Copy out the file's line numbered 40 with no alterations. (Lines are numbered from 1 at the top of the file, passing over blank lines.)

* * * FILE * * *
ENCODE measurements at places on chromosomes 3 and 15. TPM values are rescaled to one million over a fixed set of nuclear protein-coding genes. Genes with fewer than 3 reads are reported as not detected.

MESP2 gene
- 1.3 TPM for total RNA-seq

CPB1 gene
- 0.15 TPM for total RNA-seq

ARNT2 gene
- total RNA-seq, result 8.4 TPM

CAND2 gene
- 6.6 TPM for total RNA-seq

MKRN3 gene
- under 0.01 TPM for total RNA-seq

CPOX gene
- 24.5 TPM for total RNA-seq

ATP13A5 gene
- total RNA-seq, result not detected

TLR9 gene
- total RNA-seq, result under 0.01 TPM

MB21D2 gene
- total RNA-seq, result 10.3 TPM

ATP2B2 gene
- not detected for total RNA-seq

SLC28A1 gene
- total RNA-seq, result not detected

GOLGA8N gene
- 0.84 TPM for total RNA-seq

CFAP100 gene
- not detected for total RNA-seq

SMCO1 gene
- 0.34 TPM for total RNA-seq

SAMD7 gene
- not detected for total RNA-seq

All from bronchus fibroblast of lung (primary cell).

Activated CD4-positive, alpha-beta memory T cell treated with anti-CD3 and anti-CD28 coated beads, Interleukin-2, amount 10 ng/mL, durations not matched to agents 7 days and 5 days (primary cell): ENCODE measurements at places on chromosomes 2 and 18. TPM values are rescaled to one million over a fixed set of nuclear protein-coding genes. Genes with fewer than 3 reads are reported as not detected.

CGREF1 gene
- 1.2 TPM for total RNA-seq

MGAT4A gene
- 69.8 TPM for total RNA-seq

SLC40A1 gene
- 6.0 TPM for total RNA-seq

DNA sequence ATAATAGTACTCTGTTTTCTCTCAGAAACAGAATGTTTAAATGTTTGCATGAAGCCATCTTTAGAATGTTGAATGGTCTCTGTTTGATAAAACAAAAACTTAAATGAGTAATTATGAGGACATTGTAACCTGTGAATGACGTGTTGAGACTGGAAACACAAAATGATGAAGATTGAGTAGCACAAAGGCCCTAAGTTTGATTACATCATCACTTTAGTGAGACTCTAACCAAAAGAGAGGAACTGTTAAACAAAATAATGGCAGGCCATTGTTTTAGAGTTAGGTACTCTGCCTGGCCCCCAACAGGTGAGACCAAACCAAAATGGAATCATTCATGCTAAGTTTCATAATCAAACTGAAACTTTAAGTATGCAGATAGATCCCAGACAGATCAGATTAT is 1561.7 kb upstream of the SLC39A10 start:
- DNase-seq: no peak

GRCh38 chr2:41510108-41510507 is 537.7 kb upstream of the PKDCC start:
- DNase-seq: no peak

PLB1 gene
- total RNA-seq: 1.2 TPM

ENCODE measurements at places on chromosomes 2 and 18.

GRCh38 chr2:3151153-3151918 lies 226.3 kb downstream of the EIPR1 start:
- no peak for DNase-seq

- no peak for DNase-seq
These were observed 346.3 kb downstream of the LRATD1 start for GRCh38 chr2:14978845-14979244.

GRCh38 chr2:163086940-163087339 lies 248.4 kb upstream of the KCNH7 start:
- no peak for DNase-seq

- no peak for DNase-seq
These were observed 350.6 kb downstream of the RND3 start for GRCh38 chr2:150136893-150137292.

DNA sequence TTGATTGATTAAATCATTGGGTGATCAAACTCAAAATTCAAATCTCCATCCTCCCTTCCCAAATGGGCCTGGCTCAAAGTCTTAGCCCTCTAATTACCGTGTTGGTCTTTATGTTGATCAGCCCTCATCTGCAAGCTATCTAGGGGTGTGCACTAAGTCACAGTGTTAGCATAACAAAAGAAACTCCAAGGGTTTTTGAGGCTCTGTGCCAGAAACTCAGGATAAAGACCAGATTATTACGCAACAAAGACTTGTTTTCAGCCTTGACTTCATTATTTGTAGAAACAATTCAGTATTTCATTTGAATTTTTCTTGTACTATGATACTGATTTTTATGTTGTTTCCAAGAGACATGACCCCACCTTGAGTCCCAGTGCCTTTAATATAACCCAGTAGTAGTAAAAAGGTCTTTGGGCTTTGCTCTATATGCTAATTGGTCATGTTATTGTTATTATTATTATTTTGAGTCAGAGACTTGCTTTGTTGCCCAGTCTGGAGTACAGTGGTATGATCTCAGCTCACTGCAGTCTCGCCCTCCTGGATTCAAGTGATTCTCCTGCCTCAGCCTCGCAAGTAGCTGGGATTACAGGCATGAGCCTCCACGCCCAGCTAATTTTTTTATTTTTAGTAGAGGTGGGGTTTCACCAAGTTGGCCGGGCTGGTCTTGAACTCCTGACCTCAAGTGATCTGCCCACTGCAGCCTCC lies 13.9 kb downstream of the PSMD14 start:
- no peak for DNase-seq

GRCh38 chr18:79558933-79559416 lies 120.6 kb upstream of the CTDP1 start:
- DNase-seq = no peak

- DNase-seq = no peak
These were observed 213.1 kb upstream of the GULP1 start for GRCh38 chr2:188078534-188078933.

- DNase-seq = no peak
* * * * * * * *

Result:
DNA sequence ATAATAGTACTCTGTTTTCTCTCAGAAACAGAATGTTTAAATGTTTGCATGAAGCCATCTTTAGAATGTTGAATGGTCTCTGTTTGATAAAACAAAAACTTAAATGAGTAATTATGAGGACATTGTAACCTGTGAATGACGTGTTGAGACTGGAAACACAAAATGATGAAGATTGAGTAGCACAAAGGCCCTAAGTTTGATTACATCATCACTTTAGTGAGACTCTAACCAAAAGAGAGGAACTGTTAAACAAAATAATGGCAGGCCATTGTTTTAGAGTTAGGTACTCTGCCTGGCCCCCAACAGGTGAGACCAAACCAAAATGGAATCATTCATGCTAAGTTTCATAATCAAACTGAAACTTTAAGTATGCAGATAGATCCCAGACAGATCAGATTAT is 1561.7 kb upstream of the SLC39A10 start: